__________________________________________________________________________________________________________________________________________________
 
Gramercy
20 Dayton Avenue
Greenwich, CT 06830
(t) 203.552.1900
(f) 203.552.1901
www.gramercy.com
2
 
Exhibit 1: Performance Comparisons – Distressed Index vs. Traditional Indices (12/31/89 – 7/31/10)
0200400600800100012001400
   1   9   8   9   1   9   9   1   1   9   9   2   1   9   9   3   1   9   9  4   1   9   9   5   1   9   9  6   1   9   9   7   1   9   9   8   1   9   9   9   2   0   0   0   2   0   0   1   2   0   0   2   2   0   0  4   2   0   0   5   2   0   0  6   2   0   0   7   2   0   0   8   2   0   0   9   2   0   1   0
   I  n   d  e  x   V  a   l  u  e
HFR DistressedCS High-YieldS&P 500MSCI World StocksJPM Global Bonds
Total: 1072%Annual: 12.7%Total: 510%Annual: 9.2%Total: 384%Annual: 8.0%Total: 225%Annual: 5.9%Total: 328%Annual: 7.3%
 
Source: Gramercy, Bloomberg
Exhibits 1 and 2 shows the relative returns of distressed investing – as measured by HFR’s Distressed Debt HedgeFund index – against the Credit Suisse high yield bond index, the S&P 500, the MSCI global equity index, and JPMorgan’s global bond index for the 20+ years from December 31, 1989 through July 31, 2010. Distressedoutperformed all of these indices by two to four times, with an annualized return of 12.7% vs. 8.0% for the S&P500, with significantly lower volatility. Correlation of distressed debt with equity was fairly muted at 0.5, and non-correlated with the global bond index (see Exhibit 3).
Exhibit 2: Performance Metrics – Distressed Index vs. Traditional Indices (12/31/89 – 7/31/10)
HFRI Distressed Vs. Traditional Indices, 1/1/90 - 7/31/10
HFR Distressed CS High-Yield S&P 500 MSCI World Stocks JPM Global BondsTotal Return 1072.03% 510.26% 383.75% 225.03% 328.33%Annualized Return 12.70% 9.18% 7.96% 5.89% 7.32%Annualized Volatility 6.65% 8.63% 15.14% 15.81% 6.02%Sharpe Ratio 1.32 0.61 0.26 0.12 0.56Best Month 7.06% 10.08% 11.44% 11.90% 6.56%Worst Month (8.50%) (15.84%) (16.79%) (19.79%) (3.83%)
 
Source: Gramercy, Bloomberg
Exhibit 3: Correlation Statistics – Distressed Index vs. Traditional Indices (12/31/89 – 7/31/10)
Correlation of Distressed Index Vs. Traditional Indices, 1/1/90 to 7/31/10
HFR DistressedCS High-YieldS&P 500MSCI World StocksJPM Global BondsHFR Distressed
1.000
0.733 0.500 0.519 (0.037)
CS High-Yield
1.000
0.571 0.598 0.129
S&P 500
1.000
0.895 0.135
MSCI World Stocks
1.000
0.249
JPM Global Bonds
1.000
 
Source: Gramercy, Bloomberg
 
Gramercy
 
is
 
Emerging
 
Markets
 
 __________________________________________________________________________________________________________________________________________________
 
Gramercy
20 Dayton Avenue
Greenwich, CT 06830
(t) 203.552.1900
(f) 203.552.1901
www.gramercy.com
3
 
In addition to having low correlation with traditional investments, distressed debt also outperformed invirtually all of the worst months for performance for both global equity and debt over that 20 year period, as shownin Exhibits 4 and 5.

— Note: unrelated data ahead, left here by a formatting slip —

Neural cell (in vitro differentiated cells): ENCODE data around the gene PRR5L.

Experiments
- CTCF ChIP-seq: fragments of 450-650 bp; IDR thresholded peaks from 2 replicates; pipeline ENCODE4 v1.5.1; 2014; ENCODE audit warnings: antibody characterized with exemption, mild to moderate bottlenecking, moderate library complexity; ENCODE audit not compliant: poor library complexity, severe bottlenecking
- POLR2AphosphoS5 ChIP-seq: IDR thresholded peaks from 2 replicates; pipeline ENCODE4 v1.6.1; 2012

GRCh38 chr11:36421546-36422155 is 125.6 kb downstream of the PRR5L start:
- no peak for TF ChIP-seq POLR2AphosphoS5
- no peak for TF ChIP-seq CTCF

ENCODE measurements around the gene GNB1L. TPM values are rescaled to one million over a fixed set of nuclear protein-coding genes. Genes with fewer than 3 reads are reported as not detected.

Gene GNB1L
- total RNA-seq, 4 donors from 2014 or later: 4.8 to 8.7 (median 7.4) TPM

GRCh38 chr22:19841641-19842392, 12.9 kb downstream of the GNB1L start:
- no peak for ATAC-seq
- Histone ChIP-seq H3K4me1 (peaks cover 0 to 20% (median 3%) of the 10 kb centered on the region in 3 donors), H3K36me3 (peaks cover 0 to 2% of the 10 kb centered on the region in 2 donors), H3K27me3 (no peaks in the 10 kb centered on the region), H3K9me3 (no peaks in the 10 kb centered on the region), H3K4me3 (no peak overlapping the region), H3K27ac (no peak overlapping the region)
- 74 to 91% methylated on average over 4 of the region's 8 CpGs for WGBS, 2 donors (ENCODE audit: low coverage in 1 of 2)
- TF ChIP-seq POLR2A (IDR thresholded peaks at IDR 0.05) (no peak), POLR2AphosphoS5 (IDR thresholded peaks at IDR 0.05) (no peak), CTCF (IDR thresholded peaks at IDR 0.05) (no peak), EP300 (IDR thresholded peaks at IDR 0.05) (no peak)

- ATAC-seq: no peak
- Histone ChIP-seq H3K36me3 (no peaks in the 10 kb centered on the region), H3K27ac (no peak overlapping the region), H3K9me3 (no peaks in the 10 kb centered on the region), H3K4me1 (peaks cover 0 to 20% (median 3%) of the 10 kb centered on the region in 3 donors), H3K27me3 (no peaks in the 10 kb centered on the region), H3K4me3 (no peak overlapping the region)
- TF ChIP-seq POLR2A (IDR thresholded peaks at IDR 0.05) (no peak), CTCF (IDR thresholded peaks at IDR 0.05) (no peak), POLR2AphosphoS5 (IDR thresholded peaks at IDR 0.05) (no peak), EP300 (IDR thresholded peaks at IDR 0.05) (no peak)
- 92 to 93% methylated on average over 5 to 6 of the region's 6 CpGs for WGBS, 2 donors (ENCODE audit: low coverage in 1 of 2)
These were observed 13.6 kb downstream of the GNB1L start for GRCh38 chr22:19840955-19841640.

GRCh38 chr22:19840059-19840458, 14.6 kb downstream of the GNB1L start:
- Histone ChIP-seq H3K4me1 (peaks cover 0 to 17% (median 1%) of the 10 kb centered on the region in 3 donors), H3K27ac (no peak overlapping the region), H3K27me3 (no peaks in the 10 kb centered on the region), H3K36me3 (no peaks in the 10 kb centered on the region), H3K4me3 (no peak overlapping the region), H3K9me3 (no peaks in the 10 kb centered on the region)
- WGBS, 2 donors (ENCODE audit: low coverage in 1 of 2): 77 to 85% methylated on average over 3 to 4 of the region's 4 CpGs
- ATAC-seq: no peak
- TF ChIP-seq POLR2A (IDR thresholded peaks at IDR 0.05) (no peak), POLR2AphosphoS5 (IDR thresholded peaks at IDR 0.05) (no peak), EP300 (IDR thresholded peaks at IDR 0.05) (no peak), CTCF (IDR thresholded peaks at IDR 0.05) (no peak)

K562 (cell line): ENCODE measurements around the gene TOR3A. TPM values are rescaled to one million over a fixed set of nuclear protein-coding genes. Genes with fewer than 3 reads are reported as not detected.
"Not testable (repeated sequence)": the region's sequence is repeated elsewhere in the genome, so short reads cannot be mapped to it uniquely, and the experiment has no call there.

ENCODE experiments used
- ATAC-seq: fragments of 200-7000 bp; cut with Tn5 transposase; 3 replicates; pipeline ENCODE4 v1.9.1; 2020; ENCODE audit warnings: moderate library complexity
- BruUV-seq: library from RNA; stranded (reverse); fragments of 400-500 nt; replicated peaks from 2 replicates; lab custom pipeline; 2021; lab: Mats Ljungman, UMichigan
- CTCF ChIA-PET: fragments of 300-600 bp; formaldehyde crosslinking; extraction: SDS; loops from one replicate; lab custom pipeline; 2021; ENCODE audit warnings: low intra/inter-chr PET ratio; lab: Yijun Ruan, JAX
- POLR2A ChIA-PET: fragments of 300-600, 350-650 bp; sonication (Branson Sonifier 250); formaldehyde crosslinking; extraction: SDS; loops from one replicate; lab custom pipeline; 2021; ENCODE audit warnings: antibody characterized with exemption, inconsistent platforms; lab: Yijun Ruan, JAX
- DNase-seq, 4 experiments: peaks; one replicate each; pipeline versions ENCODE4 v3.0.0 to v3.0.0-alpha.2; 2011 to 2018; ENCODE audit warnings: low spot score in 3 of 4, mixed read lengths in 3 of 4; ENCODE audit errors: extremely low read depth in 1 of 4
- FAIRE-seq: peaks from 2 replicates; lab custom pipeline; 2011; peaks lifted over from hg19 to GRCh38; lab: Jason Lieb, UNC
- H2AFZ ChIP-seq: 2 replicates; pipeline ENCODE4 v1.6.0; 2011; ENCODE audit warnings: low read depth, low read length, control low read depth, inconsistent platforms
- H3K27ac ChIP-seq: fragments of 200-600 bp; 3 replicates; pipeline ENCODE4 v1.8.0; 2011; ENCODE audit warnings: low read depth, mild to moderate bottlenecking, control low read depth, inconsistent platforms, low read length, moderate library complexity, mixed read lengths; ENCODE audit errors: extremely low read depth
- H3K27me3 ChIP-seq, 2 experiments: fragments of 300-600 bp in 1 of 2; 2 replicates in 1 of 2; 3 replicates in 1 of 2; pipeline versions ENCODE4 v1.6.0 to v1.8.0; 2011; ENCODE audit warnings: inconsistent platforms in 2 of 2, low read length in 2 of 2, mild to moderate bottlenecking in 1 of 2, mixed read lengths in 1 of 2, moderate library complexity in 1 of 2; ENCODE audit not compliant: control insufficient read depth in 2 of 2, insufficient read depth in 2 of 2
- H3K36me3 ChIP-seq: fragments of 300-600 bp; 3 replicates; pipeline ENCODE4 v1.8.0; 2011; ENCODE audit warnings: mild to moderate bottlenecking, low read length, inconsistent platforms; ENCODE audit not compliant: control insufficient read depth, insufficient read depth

Exhibit 4: Distressed Debt Performance During Ten Worst Months for World Stocks
(20%)(14%)(12%)(11%)(10%)(10%)(9%)(9%)(9%)(9%)1%(0%)(2%)(2%)(2%)(4%)(1%)(6%)(8%)(8%)
(25%)(20%)(15%)(10%)(5%)0%5%
Oct '08Aug '98Sept '08Sept '02Sept '90Feb '09Aug '90May '10Sept '01Jan '09
MSCI World StocksHFR Distressed Index
 
Source: Gramercy, Bloomberg
Exhibit 5: Distressed Debt Performance During Ten Worst Months for World Bonds
(3%)(3%)(3%)(2%)(3%)(3%)(4%)(3%)(3%)(4%)3%1%(8%)1%1%(0%)2%1%7%0%
(10%)(8%)(6%)(4%)(2%)0%2%4%6%8%
Mar '91Oct '92Aug '95Jan '97Feb '99Jul '03Apr '04Oct '08Jan '09Dec '09
JPM Global BondsHFR Distressed Index
 
Source: Gramercy, Bloomberg
IV. Distressed Debt Strategies
One of the most common strategies for distressed debt investing is buying securities at a distressed price to what theinvestor believes is the net present value of the recovery. Typically, investors focus on high yield bonds andleveraged loans (bank debt of non-investment grade companies), but investors also will consider structured creditproducts (such as mortgage backed securities and CDOs), trade claims, leases, receivables, vendor financing, andother debt-like instruments. Within this typical strategy, there are generally two types of institutional investing sub-strategies: passive and active.A
passive
strategy is more trading oriented and investment managers do not receive non-public information. Assuch, they are not engaged in the restructuring negotiations and are not locked from selling their securities. Thestrategy tends to focus on larger companies with liquid securities with a shorter time frame to exit. Passive managersview the asset class from a cyclical standpoint and typically invest opportunistically. Passive managers can alsomake money by shorting securities they believe will decline in price.The
active
approach is divided between non-control and control.
Active non-control
investors are often membersof a creditor committee but typically do not lead the restructuring. They will likely receive non-public information